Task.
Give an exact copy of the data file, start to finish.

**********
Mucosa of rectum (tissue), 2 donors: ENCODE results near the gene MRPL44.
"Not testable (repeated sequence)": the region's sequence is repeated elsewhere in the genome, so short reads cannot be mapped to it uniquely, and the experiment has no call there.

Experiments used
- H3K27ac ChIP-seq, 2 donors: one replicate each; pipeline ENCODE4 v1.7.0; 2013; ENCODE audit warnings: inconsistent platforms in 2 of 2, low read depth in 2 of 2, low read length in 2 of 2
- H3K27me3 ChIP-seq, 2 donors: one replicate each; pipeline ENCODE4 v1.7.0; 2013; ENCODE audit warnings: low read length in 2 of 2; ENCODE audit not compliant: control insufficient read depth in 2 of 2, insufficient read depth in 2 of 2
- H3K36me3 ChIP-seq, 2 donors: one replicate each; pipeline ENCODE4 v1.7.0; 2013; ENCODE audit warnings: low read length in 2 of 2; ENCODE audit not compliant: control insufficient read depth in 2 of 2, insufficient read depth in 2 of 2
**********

Mucosa of rectum (tissue), 2 donors: ENCODE results near the gene MRPL44.
"Not testable (repeated sequence)": the region's sequence is repeated elsewhere in the genome, so short reads cannot be mapped to it uniquely, and the experiment has no call there.

Experiments used
- H3K27ac ChIP-seq, 2 donors: one replicate each; pipeline ENCODE4 v1.7.0; 2013; ENCODE audit warnings: inconsistent platforms in 2 of 2, low read depth in 2 of 2, low read length in 2 of 2
- H3K27me3 ChIP-seq, 2 donors: one replicate each; pipeline ENCODE4 v1.7.0; 2013; ENCODE audit warnings: low read length in 2 of 2; ENCODE audit not compliant: control insufficient read depth in 2 of 2, insufficient read depth in 2 of 2
- H3K36me3 ChIP-seq, 2 donors: one replicate each; pipeline ENCODE4 v1.7.0; 2013; ENCODE audit warnings: low read length in 2 of 2; ENCODE audit not compliant: control insufficient read depth in 2 of 2, insufficient read depth in 2 of 2